Tuesday, January 16th, 2018

HATE this pitching drill

January 25, 2013 by  
Filed under Pitching, Video Posts

All day today I will be attending a coaching clinic in New Jersey that is one of the biggest of its kind in the country.  Many top names in the college and pro baseball coaching world come to give seminars to the several hundred coaches who attend.  I guarantee that I will hear the top pitching guys promote a drill with a particular arm action that is taught everywhere by everyone.  They always do.  And I will cringe once again.  Today’s video tries to explain why.  

I fully realize that I am in the minority here so if you disagree with me or can explain what I’m missing, please let me know because I honestly don’t know why this is taught so much.


5 Responses to “HATE this pitching drill”
  1. Kevin says:

    Bob – I think this drill shows just how much dogma there is in baseball instruction – do we really teach what we see? My son had been taught this drill for the past several years at all levels, by several notable area coaches, so of course we bought into it. Last year, however, he was complaining of inner elbow pain, and when I researched it, I ran across an article by a PT showing how showing the ball to 2B puts the arm in tension prior to throwing. The author suggested showing the ball to 3B (for a lefty) instead of 2B, and “Walla”, elbow pain dissappeared. As for holding the ball high, I use it as a fix for players who drop their throwing arm elbow, or who tend to sidearm everything. See you in malvern in a few weeks! KM

  2. Kevin says:

    Sorry folks – lefties show to 1B, righties to 3B.

  3. Thanks for the comment, Kevin! Best of luck to you and your son! Looking forward to Malvern next week!
    – Coach

  4. Coach B says:

    Coach McCreary, it’s about “Foot Strike” …the hand position on the Power Tee is AT FOOT STRIKE. Look at the pitchers’ front foot in the photos you show in your video… In every one (except The Freak), their foot has not yet struck the ground. If you fast-forwarded the photo a few frames, to the point their foot lands, their pitching hand will be on top (as in the Power Position).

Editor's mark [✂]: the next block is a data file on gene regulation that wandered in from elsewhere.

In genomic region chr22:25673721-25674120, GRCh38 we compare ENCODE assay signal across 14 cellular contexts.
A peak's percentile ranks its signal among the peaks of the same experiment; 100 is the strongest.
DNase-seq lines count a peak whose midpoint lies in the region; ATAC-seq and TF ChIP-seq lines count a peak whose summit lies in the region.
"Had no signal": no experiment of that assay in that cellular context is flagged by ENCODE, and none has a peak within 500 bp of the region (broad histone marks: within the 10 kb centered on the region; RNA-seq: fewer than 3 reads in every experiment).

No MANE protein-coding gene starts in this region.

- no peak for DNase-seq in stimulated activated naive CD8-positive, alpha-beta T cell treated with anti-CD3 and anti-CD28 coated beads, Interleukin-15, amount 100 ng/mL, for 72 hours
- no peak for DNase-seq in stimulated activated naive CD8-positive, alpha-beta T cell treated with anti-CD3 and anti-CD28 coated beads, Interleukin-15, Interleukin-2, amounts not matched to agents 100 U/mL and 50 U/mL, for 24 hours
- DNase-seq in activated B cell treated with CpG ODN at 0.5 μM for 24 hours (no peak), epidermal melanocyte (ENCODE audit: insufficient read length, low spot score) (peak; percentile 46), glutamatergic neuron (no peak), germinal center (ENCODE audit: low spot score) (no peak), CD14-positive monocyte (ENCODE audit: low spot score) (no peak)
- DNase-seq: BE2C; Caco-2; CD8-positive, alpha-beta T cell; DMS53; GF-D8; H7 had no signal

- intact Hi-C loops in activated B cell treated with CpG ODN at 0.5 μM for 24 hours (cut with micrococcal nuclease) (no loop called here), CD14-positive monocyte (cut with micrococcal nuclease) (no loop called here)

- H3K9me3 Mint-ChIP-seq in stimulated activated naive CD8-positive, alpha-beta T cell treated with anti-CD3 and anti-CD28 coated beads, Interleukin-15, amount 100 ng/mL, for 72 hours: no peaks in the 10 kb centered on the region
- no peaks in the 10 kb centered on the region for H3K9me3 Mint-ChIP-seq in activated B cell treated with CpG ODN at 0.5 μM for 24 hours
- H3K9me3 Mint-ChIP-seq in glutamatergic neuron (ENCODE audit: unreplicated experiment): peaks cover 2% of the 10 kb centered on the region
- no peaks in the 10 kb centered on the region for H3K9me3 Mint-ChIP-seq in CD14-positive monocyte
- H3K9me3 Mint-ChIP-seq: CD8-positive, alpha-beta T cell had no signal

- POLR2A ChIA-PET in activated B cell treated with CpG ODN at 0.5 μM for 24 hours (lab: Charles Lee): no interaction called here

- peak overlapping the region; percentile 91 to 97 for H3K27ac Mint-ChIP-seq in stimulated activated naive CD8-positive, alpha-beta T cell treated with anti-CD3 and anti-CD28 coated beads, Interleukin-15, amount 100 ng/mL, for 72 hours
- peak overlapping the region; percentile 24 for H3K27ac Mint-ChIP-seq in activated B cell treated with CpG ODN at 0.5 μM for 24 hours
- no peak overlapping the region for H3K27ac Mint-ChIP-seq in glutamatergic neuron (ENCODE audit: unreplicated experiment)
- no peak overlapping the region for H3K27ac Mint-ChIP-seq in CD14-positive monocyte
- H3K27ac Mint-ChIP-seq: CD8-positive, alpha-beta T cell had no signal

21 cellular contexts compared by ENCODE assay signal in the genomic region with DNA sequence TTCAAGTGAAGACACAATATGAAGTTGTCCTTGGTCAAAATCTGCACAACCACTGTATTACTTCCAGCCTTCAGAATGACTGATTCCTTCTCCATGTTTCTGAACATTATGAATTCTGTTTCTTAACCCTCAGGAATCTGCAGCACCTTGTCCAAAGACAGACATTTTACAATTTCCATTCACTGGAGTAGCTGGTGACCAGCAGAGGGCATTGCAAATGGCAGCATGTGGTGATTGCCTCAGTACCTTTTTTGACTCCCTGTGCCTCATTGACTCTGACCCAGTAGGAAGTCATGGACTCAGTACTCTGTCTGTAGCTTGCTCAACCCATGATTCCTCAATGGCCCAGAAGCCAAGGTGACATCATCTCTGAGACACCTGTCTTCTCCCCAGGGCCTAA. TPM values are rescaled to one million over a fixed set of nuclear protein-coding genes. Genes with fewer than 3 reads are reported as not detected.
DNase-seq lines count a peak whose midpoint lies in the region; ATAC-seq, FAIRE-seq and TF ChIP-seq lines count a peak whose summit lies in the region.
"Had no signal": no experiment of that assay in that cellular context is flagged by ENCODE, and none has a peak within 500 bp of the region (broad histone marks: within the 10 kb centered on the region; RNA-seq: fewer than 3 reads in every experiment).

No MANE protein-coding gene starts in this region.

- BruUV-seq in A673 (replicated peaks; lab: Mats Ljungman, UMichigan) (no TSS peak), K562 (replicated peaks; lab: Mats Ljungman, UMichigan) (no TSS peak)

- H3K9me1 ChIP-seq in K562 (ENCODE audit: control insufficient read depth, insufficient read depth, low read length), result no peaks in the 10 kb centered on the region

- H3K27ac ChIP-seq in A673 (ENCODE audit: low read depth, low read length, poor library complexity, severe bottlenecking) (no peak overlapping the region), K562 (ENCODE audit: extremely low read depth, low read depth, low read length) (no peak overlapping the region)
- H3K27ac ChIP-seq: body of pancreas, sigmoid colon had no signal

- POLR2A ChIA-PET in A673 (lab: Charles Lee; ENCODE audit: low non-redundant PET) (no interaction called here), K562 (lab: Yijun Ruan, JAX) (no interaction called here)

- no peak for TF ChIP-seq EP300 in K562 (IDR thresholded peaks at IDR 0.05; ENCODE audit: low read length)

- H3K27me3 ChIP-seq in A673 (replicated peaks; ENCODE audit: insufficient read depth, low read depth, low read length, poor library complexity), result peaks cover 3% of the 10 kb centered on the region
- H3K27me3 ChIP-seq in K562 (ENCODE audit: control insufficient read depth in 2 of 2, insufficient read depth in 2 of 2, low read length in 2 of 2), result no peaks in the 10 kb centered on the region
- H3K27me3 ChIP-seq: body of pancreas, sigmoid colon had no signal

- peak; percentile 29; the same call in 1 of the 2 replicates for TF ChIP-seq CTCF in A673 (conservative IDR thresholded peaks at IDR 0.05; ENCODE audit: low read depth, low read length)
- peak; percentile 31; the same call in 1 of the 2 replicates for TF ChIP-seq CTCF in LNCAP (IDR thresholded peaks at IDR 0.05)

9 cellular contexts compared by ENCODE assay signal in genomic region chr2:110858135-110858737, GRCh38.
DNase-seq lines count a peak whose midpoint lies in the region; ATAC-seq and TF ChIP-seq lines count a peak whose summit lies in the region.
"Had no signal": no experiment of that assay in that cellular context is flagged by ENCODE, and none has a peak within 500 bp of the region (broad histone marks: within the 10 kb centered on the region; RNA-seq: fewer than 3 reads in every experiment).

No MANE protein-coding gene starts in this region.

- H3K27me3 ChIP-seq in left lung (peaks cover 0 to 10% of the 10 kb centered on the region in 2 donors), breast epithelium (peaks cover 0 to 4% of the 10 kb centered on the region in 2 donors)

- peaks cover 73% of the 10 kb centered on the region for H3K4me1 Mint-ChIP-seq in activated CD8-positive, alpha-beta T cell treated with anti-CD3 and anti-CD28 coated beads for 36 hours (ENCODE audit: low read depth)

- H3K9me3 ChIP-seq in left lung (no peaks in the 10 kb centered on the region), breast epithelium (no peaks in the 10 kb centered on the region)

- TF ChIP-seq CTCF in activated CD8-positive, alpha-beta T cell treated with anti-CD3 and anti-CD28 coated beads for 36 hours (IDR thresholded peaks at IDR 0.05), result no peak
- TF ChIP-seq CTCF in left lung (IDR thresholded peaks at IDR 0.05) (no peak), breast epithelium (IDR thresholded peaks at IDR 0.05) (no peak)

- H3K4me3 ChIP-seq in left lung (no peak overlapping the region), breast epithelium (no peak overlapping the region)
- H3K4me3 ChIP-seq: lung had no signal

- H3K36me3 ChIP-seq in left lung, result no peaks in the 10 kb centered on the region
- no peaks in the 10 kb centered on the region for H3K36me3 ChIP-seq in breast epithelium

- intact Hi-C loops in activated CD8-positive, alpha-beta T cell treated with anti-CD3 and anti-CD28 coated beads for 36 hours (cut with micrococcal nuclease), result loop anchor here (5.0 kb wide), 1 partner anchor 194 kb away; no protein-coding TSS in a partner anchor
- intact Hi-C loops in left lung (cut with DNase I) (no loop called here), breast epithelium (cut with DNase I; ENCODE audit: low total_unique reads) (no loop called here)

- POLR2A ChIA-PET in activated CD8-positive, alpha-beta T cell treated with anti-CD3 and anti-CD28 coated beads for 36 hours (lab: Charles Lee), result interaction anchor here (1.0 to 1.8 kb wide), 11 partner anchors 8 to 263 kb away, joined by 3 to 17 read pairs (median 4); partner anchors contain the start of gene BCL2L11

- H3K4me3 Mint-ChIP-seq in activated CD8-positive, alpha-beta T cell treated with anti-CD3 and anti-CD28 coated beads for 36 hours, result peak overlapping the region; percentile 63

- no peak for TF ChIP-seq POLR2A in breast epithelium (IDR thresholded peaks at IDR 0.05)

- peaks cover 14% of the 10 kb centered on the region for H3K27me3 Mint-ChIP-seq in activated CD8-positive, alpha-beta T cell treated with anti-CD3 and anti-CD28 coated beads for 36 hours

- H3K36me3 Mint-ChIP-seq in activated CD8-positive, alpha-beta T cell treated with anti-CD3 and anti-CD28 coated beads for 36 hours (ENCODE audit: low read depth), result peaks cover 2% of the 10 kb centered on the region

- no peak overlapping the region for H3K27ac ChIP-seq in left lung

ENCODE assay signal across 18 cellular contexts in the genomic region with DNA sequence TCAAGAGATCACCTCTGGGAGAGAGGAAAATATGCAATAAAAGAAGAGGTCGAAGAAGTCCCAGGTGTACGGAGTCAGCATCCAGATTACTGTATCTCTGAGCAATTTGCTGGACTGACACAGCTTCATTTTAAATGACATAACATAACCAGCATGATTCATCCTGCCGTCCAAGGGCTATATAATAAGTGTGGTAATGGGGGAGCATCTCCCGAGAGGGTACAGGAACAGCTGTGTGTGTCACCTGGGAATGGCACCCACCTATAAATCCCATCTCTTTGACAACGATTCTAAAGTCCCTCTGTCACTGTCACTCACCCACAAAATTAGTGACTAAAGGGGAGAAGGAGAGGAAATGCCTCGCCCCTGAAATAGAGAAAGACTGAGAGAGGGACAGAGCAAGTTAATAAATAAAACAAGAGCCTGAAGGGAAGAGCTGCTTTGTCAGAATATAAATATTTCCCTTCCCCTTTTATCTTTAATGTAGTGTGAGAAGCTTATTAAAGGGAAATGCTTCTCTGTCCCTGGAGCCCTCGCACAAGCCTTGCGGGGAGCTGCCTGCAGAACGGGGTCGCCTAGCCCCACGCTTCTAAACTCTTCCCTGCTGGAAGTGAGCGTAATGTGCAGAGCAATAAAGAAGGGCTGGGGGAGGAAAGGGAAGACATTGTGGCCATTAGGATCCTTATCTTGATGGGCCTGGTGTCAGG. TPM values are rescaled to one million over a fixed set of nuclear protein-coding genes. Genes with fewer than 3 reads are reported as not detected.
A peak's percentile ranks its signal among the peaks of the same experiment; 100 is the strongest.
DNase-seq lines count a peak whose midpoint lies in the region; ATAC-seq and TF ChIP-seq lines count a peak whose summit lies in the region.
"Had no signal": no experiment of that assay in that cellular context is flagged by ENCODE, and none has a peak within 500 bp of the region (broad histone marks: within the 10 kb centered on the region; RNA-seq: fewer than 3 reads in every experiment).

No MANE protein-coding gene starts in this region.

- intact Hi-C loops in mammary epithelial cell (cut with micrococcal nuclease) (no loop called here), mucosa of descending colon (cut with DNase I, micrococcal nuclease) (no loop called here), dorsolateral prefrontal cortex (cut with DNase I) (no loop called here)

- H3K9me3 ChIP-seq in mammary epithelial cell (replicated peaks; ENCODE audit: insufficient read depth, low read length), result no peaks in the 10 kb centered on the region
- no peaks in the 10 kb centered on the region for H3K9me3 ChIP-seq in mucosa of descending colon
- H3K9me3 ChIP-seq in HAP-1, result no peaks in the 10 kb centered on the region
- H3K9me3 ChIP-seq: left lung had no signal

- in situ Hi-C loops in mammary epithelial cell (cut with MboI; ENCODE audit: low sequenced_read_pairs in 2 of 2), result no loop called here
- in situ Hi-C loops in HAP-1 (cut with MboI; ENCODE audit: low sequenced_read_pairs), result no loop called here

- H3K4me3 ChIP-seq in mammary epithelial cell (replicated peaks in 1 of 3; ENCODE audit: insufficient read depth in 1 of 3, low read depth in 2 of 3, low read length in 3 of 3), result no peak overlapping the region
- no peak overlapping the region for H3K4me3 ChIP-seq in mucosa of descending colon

At foot strike, all the gathered energy from the lower half gets transferred to the pitcher’s shoulder/arm. If the hand is in the position you’re proposing (in line w chest), the shoulder/arm is not in the optimal position for handling the energy load; thus, putting the pitcher at risk of injury.

  5. Hi Coach B. and thanks for jumping in! I’m in full agreement with you about the “foot strike” concept. However, I think the two main parts of my argument are still valid.

    1. The L-position/power position is part of the arm path FROM the load position and not THE load position. The L-position occurs just after the pitcher starts to release the stored up energy. Because of this, I don’t think many pitchers store up as much energy as they can because they are emphasizing the L-position instead. I think we as coaches should do more to emphasize the true load position and deal with the L-position later. This is very much like hitting. We emphasize to hitters to properly load up (with the hands at the upper chest area for maximum power) and then explode from there. If the pitcher doesn’t get to the L-position during his arm path, that’s a separate fix like it would be for a hitter who doesn’t take his hands inside the ball. I still think both explosions (pitching & hitting) start at the chest.
    2. When the arm does get to the L-position on its way to the release point, the ball is not facing back to second base. It faces out to the side.

    I enjoy the dialog so feel free to keep going. My mind is still open to alternatives.

    – Coach McCreary

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